Stop Trying To Optimize Your Retirement Plan

Retirement

In January of this year, I traveled for thirteen days. Outside of traveling, my calendar shows day after day packed with client meetings, planning, and online meetups for our Rock Retirement Club. My calendar runs like a well-oiled machine.

Until it doesn’t.

I pinched a nerve towards the end of the month and found myself unable to look up at a computer monitor without horrible pain. Suddenly my finely-tuned, productive calendar wasn’t an asset; it was a burden as I muddled through meetings and hosted an online meetup with 100s while clutching at my aching neck.

In my quest for optimization, I left no slack in the system—no room for error when something unexpected happened. And I know better—something unexpected always happens!

The Myth of Retirement Optimization

There’s an attraction to optimizing strategies. The American Heritage Dictionary defines Optimize as making as perfect or effective as possible. Why wouldn’t you want your retirement plan to be as perfect or effective as possible?? Focusing on optimizing your retirement provides a respite from the lingering fear about retirement. Fine-tuning your Social Security claiming strategy, even if it’s ten years away, helps you not think about losing that income that has paid for your life. Or creating the mother of all Roth conversion spreadsheets can give you cover from addressing what you’re going to do with the rest of your life without the structure of work to guide you.

There are plenty of articles, videos, blogs, and podcasts teeing up retirement optimization distractions. Tactical planning is cool. Fall down this rabbit hole of tactical planning, and you can build a plan so complicated, so optimized that understanding would take an expert, and managing it over time, is near impossible.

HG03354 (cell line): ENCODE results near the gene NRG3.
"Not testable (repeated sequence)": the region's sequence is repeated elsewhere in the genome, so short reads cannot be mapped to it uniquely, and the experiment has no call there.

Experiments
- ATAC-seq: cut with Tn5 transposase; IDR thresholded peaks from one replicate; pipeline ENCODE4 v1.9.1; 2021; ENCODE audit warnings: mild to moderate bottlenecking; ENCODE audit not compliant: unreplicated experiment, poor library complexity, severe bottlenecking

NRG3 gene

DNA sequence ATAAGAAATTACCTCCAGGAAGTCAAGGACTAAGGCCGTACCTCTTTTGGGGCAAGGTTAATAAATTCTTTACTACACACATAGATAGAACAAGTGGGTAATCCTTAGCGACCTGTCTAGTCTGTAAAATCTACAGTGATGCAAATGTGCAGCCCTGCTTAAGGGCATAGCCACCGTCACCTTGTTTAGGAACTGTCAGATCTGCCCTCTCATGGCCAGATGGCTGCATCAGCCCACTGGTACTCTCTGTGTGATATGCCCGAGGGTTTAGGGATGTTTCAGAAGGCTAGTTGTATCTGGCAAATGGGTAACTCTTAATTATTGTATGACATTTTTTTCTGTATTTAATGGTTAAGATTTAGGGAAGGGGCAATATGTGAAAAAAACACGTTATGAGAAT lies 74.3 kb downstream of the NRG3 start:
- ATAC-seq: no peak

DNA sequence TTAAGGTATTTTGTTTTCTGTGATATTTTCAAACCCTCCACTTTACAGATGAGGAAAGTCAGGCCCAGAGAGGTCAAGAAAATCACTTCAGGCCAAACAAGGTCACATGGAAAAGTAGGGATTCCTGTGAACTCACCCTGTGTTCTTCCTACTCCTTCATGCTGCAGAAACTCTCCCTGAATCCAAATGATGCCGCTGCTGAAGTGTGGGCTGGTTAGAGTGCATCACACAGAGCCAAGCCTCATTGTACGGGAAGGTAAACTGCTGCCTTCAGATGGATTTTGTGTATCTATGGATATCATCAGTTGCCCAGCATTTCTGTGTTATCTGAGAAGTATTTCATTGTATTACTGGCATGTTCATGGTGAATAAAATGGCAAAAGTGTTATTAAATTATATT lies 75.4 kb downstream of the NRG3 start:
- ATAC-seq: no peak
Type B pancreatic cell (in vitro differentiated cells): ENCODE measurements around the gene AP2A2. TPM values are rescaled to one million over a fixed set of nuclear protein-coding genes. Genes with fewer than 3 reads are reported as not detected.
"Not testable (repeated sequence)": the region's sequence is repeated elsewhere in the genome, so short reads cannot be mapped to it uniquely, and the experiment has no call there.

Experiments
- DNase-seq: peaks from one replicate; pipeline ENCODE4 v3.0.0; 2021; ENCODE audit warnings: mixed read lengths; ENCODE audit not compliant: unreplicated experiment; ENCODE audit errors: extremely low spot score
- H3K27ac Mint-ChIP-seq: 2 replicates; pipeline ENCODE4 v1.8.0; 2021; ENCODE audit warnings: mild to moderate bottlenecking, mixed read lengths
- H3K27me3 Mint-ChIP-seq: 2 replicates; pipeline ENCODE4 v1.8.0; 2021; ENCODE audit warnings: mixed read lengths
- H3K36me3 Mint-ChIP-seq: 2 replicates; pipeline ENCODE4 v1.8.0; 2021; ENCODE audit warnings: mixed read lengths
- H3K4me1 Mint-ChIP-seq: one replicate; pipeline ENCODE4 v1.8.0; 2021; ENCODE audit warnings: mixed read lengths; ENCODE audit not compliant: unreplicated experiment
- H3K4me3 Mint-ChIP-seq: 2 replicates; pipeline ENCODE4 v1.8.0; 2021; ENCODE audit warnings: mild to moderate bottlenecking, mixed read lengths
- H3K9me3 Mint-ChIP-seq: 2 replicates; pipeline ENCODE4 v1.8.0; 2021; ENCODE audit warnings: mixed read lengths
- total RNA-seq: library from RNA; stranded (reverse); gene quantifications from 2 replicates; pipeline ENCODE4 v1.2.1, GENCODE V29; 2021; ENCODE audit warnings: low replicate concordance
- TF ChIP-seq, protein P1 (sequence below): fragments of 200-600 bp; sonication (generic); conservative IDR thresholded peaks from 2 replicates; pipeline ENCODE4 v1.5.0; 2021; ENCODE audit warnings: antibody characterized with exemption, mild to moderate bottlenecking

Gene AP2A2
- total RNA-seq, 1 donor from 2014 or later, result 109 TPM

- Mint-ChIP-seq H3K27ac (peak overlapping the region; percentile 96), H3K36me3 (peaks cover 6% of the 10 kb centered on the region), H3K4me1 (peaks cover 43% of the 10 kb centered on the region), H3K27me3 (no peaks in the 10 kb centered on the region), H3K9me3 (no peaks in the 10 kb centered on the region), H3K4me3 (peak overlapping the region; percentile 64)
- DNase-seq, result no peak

What’s the problem with that?

Like my calendar, a retirement plan can get so optimized that a little unforeseen wrench—a change in the tax code, a jump in inflation, a health event, or simply changing your goals—can send it tumbling down around your ears. So I ask you to stop. Stop running on the hamster wheel of retirement optimization. It doesn’t take a 100-page retirement plan full of intricate investment strategies to create a great life and a great retirement.

Here’s what I encourage you to focus on instead.

Organize Your Thinking.

One of my favorite things to do on my podcast, The Retirement Answer Man, is answer real-life listener questions. And the chances are that you’re likely to hear me start an answer with, “First, you’ll need to organize your thinking on any given week. What are you trying to accomplish?” Make sure that you build your retirement on the vision you want for your life. Start with determining your needs, wants, and wishes for your unique retirement.

Pick Assumptions (and Stick with Them)

Ever weigh yourself at home and then get a surprise when you step on the scale at the doctor’s office? Most scales don’t run exactly the same, just like most retirement calculators will not run the same assumptions for inflation, investment returns, and other planning numbers. Because we can’t predict the future, none of the numbers will be exactly perfect anyway. The important thing is to pick your assumptions and stick with them so that you can observe trends over time.

Stay Agile.

A good retirement plan is not something you create once and leave set in stone forever. Your plan should course-correct as life unfolds. If you’re checking in regularly on your plan and making minor adjustments along the way, optimization will be a natural byproduct of making better decisions over time. Keep your plan simple enough to allow flexibility and adjustment; don’t let it grow so convoluted that you have a hard time turning when the winds change.

Add Slack

I recently finished Antifragile: Things That Gain from Disorder by Nassim Taleb. One of the ideas that really stuck with me was the importance of having slack in a plan because too much optimization can create fragility. We get very caught up in the idea of making the most out of everything in our lives, particularly money. We tell ourselves not to leave cash sitting in the bank, earning 0% interest. Remember that we can get a return from having slack in the system; cash reserves help cushion some of the unexpected blows to retirement, like inflation spikes or down markets. Build some margin into your retirement plan so that you can absorb shocks instead of becoming brittle and having your plan break down.

Enjoy Your Life!

With endless information can come a never-ending quest to get your plan perfected. Kevin Lyles, Head of Education in Rock Retirement Club, emphasizes that we not let the perfect be the enemy of the good. Create your plan, check in on it regularly, and let that be good enough. Don’t get so caught up in optimizing your retirement plan that you lose focus on why you’re making a plan in the first place—so that you can enjoy your life!

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